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Leiden is a city of knowledge and we see education as part of our identity

Interview with Henri Lenferink, Mayor of the City of Leiden in the Netherlands

  • Πέμπτη 24 Οκτώβριος 2019 11:30:00 EEST
  • Author Aseniya Dimitrova
Medium henri lenferink  burgemeester gemeente leiden 05062018 0001 lr
Πηγή: Municipality of Leiden

Henri Lenferink was born in the town of Delden in the Netherlands. He studied History at the Catholic University of Nijmegen. After graduating he became a teaching assistant at the university, a post he held until 1987 when he started working as a freelance historian.

In 1990, he was appointed Head of Sciences at the IJssel Academy in Kampen, where he remained until 1994.

Mr Lenferink became a member of the Arnhem City Council in 1986 and was appointed alderman in 1994 where he served until 2003. His appointment as Mayor of Leiden on 15 May 2003 was effectuated after a referendum was held among the residents of Leiden in which he received a majority of votes. In 2009, he was re-appointed for a further period of six years, and again in 2015.

A city of discoveries, Leiden relies strongly on innovation and education. Accordingly, the Education Innovation grant was opened for citizens’ proposals for a third year. Could you explain why this measure is important and what results you boast so far?

Leiden is a city of knowledge, and the Municipality of Leiden regards education as a vitally important part of that identity. We want our residents to get the most out of all the available knowledge. And because we have so many levels of education in the city, we believe it is important that those educational sectors become more closely aligned and make good use of each other’s knowledge.

At the same time, we realise that educational content is not the task of local governments. Our philosophy is that innovation should be inspired by knowledge-sharing and collaboration. So, we’re not going to focus on the content itself, but we can facilitate the conditions to make that possible. One of the ways we are doing this is with various network tables in which we bring educational sectors together.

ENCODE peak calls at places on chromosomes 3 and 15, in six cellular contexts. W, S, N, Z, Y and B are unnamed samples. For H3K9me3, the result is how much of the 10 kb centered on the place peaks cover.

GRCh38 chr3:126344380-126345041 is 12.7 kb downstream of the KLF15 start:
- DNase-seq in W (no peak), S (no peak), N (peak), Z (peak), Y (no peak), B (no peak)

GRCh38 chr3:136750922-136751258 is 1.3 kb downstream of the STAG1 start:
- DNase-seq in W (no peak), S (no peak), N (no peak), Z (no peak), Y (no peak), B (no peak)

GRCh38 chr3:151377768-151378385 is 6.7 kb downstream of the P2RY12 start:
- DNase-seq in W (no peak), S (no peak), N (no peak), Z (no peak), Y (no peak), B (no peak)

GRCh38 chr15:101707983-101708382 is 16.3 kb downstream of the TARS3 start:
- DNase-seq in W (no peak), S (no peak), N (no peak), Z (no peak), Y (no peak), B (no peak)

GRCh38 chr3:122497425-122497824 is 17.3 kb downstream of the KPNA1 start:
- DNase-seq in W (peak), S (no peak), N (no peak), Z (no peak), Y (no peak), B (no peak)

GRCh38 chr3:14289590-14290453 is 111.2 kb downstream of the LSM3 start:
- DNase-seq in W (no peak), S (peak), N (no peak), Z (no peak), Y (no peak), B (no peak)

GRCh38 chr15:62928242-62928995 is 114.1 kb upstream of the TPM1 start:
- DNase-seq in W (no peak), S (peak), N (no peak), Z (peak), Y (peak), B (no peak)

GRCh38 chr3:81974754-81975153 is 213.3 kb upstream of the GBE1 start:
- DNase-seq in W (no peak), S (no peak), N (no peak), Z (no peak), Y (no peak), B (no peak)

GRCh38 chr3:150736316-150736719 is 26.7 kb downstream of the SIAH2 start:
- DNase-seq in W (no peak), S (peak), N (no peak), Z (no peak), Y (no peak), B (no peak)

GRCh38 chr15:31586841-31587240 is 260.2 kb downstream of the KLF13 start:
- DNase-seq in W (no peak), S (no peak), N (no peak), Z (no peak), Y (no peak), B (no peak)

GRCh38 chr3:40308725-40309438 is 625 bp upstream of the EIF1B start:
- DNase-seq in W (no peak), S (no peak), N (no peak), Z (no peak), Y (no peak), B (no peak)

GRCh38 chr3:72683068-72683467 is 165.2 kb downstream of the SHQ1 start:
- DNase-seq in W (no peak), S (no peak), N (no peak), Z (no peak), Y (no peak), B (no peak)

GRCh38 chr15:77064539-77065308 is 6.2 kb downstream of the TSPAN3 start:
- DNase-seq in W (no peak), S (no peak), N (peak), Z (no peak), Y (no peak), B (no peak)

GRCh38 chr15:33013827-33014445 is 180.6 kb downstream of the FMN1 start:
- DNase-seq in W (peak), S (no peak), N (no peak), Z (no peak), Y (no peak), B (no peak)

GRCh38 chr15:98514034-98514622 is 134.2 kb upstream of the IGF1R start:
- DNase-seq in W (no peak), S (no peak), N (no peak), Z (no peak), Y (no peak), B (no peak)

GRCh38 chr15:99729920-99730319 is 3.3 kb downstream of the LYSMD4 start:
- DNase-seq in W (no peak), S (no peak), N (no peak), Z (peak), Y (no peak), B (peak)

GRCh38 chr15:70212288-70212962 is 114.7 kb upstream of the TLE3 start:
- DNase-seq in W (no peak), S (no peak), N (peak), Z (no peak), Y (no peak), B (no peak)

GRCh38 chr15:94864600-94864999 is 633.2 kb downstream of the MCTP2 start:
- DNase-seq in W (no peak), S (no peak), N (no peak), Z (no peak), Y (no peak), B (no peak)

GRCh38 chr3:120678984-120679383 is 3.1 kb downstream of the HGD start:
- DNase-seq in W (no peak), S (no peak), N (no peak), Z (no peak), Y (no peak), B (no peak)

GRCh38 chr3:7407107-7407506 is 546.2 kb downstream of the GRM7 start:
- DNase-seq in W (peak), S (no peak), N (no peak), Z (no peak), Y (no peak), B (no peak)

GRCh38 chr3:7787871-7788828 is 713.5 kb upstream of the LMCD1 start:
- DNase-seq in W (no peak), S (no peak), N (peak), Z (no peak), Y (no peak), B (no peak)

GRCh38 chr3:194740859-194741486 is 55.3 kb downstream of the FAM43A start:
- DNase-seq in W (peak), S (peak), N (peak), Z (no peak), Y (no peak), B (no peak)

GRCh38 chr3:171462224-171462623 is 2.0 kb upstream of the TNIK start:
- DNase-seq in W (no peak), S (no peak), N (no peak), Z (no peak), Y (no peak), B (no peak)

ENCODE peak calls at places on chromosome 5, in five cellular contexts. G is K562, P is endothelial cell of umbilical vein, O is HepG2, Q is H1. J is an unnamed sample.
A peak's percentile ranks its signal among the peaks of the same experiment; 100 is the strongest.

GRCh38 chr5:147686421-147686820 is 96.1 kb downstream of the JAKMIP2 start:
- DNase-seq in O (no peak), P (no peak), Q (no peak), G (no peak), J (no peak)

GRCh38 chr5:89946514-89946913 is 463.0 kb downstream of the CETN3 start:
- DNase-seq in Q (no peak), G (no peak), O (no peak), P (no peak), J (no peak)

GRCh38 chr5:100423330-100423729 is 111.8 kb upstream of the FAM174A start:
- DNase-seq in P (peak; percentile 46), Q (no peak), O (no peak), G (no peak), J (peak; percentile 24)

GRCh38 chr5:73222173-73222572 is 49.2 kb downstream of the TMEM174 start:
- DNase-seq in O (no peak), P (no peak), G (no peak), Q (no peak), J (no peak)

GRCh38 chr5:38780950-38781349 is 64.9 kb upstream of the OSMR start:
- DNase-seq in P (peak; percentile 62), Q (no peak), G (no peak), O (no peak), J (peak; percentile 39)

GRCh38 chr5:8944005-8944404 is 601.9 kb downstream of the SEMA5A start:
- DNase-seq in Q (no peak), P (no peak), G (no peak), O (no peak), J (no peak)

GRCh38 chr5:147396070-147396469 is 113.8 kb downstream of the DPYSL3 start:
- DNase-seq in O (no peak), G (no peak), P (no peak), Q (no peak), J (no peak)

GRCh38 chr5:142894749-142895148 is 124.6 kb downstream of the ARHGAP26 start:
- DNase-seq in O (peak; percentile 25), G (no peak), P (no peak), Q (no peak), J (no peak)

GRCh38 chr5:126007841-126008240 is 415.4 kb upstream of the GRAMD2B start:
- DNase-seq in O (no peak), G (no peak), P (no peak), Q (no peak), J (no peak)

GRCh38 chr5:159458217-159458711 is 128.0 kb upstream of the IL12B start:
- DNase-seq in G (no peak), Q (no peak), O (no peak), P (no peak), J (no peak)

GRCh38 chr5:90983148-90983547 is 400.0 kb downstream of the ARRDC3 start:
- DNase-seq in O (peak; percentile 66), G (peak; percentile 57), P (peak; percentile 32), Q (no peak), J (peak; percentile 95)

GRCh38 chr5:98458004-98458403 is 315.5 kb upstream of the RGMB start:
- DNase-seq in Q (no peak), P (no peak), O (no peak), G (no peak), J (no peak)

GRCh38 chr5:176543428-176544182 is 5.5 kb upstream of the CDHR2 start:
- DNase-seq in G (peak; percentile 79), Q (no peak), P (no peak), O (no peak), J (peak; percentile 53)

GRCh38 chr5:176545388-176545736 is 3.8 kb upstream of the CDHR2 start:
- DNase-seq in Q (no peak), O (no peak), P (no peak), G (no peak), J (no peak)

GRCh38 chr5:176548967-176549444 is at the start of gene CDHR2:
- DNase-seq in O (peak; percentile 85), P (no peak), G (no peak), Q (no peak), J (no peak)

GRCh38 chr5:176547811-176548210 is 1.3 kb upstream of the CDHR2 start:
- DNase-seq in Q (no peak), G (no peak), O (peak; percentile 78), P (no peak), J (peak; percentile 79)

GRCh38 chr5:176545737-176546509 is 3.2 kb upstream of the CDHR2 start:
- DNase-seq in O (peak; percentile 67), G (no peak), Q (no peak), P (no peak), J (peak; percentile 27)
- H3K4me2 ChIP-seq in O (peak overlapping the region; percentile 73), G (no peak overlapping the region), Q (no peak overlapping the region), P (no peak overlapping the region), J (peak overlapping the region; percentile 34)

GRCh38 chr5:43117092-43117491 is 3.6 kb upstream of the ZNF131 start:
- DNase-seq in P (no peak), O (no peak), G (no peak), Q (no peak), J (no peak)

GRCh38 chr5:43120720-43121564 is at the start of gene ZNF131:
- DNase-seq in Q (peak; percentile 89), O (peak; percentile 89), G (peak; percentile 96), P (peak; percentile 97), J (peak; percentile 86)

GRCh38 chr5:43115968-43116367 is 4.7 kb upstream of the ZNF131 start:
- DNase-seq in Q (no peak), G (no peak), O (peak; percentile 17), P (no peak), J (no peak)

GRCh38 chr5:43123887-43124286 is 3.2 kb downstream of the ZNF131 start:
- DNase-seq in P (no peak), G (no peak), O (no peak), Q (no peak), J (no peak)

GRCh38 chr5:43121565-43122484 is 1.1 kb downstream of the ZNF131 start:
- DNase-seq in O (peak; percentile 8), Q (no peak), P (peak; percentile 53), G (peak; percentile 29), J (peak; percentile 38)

The educational innovation subsidy is another important instrument we use. Educational institutions can submit an application for any theme they wish, but they must do it together, and the results must be sustainably guaranteed in their own educational programmes. This has already produced some surprisingly good collaborations and projects.

The parties are already managing to become more closely aligned – not just on an administrative level but also in the work field itself. For us as a Municipality, this also has an important signalling function for what is happening in the world of education.

Maintaining the prestige and accessibility of a major university city is certainly a great responsibility. Could you share good practices introduced or foreseen by your administration in this direction, among which is the social assistance scheme for renting out rooms to students?

Students from the Netherlands and abroad are very welcome in our city. It is important that they feel welcome. That is why Leiden organises an introductory week for students (the ‘El Cid’ week) every year. And then there is the Orientation Week, which is aimed specifically at international students. This is also an introductory week, but it focuses on international students and their specific questions and needs. Accommodation in Leiden is scarce for residents and students alike.

In Leiden, we work in the student accommodation task force with the University of Leiden, DUWO and the University of Applied Sciences Leiden to make sure there is enough student accommodation. In the years to come, we hope to add about 2700 extra student units. We also work closely with our neighbouring municipalities. This year, more than 500 accommodation units have already been supplied.

There are several different providers of student residences in the city. DuWo is one of the largest. DUWO offers affordable accommodation for students.

We have no specific local schemes for students. Students in the Netherlands can borrow money to finance their studies.

We believe it is important that students also become involved in Leiden’s social life. That is why we work closely with PKVV, the local register of student associations.